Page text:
In Germany the administrative regulation detailing the application of the passport law, in German here, states:
1.4.2 Pass bleibt Eigentum der Bundesrepublik Deutschland
Der Pass bleibt auch nach Aushändigung an die antragstellende Person Eigentum der Bundesrepublik Deutschland. Daraus folgt nach allgemein anerkannten völkerrechtlichen Grundsätzen, dass andere Staaten über Pässe der Bundesrepublik Deutschland nicht verfügungsberechtigt sind. Dies gilt auch in umgekehrter Weise hinsichtlich der Nationalpässe anderer Staaten.
("The passport stays property of the Federal Republic of Germany even after being handed out. Consequently, according to the generally accepted principles of international law, other nations have no power of disposal over passports of the Federal Republic of Germany. This applies in turn equally to passports of other nations.")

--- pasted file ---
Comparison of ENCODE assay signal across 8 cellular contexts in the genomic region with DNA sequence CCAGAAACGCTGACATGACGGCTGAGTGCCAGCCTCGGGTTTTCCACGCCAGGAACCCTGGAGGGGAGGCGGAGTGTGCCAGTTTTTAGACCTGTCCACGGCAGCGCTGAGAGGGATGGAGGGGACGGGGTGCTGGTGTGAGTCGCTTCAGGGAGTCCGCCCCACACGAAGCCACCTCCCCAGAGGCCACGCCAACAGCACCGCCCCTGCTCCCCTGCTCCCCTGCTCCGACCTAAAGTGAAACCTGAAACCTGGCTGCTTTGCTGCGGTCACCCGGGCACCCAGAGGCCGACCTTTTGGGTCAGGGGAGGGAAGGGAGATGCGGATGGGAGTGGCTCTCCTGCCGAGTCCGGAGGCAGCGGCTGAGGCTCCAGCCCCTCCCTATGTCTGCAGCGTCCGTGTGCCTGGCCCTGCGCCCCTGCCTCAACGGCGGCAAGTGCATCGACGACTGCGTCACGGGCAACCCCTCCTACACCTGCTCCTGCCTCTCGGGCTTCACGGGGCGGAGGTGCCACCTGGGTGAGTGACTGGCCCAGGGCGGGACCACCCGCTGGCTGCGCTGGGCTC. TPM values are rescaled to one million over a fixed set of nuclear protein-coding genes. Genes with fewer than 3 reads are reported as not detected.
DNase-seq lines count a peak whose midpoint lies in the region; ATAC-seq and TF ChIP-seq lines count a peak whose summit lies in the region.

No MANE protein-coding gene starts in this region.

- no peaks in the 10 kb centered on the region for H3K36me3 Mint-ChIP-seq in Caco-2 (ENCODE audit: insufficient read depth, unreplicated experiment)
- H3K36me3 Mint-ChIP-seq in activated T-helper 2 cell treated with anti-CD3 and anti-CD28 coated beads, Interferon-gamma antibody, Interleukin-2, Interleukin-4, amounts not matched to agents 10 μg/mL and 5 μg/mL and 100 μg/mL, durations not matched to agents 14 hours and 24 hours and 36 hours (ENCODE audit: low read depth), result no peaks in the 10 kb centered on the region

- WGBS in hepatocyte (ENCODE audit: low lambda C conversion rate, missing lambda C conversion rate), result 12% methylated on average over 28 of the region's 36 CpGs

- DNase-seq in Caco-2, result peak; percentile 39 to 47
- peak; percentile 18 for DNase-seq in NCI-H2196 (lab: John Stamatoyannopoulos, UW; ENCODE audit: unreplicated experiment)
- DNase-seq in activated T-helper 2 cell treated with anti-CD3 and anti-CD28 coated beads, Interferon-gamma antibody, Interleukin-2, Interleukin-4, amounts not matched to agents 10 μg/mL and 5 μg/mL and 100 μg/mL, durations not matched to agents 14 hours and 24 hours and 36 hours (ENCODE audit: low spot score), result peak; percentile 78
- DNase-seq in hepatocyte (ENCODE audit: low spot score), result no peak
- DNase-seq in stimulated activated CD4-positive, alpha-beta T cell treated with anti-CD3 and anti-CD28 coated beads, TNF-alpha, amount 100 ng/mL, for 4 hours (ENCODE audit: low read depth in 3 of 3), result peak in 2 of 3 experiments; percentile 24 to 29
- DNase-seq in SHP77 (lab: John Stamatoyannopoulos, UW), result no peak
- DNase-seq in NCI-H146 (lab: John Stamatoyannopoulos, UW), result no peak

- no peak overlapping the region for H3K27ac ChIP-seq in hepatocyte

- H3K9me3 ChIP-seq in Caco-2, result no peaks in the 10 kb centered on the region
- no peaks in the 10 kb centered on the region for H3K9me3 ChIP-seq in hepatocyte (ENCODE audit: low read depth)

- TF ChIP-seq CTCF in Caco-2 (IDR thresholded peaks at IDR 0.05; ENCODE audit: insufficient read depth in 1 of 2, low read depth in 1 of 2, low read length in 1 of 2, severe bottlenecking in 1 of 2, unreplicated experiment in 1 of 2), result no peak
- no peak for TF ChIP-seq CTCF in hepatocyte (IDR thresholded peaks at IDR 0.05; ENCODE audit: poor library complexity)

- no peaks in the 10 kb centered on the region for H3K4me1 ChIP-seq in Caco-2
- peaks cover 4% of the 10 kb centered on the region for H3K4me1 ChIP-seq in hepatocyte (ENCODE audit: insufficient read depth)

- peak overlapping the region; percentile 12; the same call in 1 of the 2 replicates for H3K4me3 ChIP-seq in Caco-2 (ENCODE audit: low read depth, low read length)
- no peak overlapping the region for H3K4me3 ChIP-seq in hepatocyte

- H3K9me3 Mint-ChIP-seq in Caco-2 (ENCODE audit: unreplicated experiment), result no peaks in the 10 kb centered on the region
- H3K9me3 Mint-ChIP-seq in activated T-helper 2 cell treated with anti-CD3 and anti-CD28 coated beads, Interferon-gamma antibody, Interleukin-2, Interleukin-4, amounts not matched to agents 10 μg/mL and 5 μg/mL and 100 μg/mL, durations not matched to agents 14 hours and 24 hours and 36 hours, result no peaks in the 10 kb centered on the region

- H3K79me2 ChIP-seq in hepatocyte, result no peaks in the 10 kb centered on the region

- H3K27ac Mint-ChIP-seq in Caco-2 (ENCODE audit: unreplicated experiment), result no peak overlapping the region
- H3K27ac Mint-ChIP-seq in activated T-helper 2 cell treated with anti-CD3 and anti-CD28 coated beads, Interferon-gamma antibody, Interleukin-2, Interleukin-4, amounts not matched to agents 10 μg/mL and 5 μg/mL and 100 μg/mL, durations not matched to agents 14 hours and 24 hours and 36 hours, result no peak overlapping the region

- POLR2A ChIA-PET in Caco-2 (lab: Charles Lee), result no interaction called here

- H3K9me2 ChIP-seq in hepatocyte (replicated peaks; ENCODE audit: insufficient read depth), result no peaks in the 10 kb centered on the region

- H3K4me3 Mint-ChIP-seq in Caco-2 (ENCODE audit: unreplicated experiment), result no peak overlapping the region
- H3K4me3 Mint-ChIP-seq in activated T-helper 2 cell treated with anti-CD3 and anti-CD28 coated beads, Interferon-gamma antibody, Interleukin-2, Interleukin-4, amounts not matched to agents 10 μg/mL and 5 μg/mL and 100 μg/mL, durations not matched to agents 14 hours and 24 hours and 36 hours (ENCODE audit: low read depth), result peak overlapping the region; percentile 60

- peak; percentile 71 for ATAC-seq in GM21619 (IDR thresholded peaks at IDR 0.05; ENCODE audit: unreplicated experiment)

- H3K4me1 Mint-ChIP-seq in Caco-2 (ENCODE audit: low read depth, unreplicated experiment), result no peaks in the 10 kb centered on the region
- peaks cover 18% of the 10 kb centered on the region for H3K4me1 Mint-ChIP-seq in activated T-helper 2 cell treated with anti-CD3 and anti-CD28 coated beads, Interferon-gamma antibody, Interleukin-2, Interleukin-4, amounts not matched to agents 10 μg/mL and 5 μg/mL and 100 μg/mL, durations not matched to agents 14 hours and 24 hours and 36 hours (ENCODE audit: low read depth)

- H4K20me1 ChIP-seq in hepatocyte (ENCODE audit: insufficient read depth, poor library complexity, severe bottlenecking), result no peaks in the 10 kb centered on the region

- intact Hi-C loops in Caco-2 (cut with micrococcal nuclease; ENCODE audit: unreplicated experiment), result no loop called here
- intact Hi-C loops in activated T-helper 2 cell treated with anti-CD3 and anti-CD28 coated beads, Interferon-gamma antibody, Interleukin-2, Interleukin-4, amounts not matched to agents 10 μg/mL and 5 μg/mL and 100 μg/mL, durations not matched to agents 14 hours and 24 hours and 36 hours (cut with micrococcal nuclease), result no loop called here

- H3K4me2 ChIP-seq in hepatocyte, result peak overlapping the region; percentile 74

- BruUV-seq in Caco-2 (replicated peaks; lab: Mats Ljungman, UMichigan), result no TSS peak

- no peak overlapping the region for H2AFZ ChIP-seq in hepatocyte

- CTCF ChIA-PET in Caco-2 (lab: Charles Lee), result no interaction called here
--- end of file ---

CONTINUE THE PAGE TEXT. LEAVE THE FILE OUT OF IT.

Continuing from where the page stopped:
I think this is the main rationale: A passport is of central importance to the welfare of its holder. In essence, it links an individual to their government which in turn is entitled and obliged to render support abroad. This link and authorization is protected by the authority of the German government by making the government, not the holder, the owner.
(Other reasons suggested, such as the right to revoke it or restrict its use, don't seem compelling because government ownership is not a requirement for restrictions or revocations.)